'80s Actual: "What about pop music back then? Do you remember Adam and the Ants? New Order? Pet Shop Boys? Erasure?"

Howard: "No, I don't think we do, old boy. We liked Sing Something Simple though."

Hilda: "Oh, yes! We used to sing along, didn't we, Howard? Every Sunday afternoon. We always looked forward to that."

Howard: "Yes, we did, dear."

Hilda: "The neighbours must have thought we were a bit of a rowdy house when that was on. We got quite carried away at times!" (giggles).

Howard laughs.

'80s Actual (sighing): "So, is there anything else you remember from the 1980s?"

Hilda: "Well, [lowers her voice] I attacted a poltergiest. I know it was then because I kept a diary. I bought it at WH Smith's - it had a lovely pink pelican on the front cover. Hardback. I bought it because I wanted to see if there was any pattern to the supernatural activity, you see. 1989 it was."

Howard: "I don't think it was really a poltergeist, Hilda."

Hilda (getting slightly indignant): "Then how do you explain my little wooden windmill? Me predicting the Red Devil? What happened at the supermarket?"

Howard: "Don't distress yourself, Hilda. That was a long time ago."

Hilda (calming): "Yes, you're quite right, Howard. And we have a guest. I'm sorry, Howard. I'm sorry, Mr Actual."

'80s Actual: "That's fine. I think I should be going now. Thanks for answering my questions - I'll definitely feature you on the blog."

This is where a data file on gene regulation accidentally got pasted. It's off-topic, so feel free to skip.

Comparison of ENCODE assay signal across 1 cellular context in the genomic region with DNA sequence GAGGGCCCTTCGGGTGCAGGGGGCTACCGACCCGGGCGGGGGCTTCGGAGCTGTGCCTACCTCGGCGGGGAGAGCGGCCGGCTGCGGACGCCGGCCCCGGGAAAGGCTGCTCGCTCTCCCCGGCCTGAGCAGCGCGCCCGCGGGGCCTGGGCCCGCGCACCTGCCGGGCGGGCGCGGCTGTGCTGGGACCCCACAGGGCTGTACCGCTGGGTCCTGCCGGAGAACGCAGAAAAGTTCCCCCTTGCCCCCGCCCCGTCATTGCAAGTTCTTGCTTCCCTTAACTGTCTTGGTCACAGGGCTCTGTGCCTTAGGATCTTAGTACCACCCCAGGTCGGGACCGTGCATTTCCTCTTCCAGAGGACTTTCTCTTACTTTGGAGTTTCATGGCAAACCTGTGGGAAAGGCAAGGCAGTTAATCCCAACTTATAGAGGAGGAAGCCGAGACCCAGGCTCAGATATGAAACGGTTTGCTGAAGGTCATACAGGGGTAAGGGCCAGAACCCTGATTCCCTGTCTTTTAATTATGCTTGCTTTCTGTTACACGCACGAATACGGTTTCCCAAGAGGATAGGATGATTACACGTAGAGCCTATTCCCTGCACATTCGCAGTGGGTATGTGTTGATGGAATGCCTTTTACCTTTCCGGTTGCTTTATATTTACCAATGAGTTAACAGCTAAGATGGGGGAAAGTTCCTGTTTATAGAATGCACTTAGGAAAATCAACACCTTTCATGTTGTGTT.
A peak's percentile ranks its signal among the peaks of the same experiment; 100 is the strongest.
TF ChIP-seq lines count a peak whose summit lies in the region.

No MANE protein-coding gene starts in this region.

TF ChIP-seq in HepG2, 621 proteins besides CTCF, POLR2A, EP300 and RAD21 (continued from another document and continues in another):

Hilda: "Would you like a nice cup of tea before you go? Rosehip syrup? A nice muffin with zero cholesterol butter perhaps and some of my homemade jam?"

Howard: "I can really recommend Hilda's cherry."

'80s Actual: "No, no, thanks - I really must go. Thanks again. It's been really..." (leaves quickly). Standing on the garden path at the front of Howard and Hilda's house, our '80s Actual "journalist" hears a voice inside the house drifting out of the open window:

Howard: "Shame we unpicked Neddy's ears, wasn't it?"

Hilda: "That was nervous tension, that was, Howard Hughes."

Howard: "Yes, it was, dear. Still, we could always fetch him down from the attic and re-basket them, couldn't we?"

Hilda (enthusiastically): "Yes, we could, Howard. That would be wonderful. And we could put him in the Polly Wally Doodle Room with the gramophone."

Howard: "And people say retirement can be boring! We've never found that, have we, Hilda?"

Hilda (giggling): "No, we most certainly have not, Howard!"

They laugh together.

Pause. Then:

Hilda: "Howard, is there such a word as 're-basket'?"

'80s Actual hastens away.

02 July 2014

Soap Opera Heroines Of The 1980s - 1: Miss Babs Of Acorn Antiques

The wonderful Miss Babs (Celia Imrie). Answering the phone in the family antiques business seemed to suit her...